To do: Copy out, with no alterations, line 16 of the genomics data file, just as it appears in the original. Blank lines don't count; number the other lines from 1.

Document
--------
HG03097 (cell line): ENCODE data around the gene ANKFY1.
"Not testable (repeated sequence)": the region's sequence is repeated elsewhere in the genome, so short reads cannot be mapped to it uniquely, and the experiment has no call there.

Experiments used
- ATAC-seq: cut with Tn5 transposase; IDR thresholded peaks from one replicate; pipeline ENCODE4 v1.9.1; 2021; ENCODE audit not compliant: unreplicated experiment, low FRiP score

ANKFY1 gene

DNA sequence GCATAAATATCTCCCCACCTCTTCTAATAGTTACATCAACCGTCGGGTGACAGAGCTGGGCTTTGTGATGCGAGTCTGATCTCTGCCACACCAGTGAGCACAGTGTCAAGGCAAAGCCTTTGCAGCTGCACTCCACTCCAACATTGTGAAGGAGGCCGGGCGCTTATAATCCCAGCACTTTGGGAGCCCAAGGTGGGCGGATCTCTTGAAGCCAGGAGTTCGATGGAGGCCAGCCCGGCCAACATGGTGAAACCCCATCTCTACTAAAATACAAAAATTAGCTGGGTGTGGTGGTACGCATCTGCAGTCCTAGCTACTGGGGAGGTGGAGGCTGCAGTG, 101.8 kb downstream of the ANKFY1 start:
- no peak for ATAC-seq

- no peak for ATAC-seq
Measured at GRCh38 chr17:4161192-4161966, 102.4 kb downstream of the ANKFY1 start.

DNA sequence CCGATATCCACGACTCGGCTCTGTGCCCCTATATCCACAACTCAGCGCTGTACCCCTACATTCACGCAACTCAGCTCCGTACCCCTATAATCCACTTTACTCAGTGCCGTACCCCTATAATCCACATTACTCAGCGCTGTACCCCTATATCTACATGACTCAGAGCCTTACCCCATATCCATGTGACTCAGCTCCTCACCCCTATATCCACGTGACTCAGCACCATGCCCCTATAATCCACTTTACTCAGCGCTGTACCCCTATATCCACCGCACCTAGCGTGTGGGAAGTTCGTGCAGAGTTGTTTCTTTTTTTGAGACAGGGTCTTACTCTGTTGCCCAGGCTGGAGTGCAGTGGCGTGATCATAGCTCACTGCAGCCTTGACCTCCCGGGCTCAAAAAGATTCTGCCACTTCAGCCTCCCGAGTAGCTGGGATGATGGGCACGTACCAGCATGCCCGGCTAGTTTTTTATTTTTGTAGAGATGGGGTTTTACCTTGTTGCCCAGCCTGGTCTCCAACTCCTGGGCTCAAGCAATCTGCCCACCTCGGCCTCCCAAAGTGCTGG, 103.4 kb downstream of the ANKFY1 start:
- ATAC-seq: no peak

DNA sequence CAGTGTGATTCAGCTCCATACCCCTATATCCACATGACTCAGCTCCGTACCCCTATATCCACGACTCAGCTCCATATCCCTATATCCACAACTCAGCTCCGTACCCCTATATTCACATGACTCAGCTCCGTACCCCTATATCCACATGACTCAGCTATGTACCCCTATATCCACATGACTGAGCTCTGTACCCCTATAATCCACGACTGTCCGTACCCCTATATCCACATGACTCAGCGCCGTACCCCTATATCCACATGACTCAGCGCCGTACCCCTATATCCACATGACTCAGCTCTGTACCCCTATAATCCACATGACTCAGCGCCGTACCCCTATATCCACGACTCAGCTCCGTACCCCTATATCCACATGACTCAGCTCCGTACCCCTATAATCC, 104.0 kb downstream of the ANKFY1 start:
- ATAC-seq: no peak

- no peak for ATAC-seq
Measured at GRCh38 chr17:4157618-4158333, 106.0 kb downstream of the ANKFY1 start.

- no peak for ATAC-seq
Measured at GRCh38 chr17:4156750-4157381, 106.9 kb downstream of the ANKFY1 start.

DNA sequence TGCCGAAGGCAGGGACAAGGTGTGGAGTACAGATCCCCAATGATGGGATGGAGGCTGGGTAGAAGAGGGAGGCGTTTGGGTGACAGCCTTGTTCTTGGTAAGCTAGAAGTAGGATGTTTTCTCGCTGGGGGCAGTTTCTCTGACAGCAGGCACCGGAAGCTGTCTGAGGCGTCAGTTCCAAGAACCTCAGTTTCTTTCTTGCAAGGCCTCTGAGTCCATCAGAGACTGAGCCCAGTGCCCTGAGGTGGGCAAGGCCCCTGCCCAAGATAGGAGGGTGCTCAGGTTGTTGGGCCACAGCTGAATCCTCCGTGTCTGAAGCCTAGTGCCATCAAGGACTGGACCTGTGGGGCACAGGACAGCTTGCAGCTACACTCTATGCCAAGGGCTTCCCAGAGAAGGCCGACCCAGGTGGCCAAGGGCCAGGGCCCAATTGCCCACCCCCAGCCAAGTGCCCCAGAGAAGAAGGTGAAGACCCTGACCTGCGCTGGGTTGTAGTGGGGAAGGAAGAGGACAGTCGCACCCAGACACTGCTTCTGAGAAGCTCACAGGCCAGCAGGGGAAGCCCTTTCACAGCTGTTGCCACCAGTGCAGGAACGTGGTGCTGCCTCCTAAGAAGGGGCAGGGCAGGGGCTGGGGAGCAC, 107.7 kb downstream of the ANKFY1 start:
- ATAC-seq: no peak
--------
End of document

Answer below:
- no peak for ATAC-seq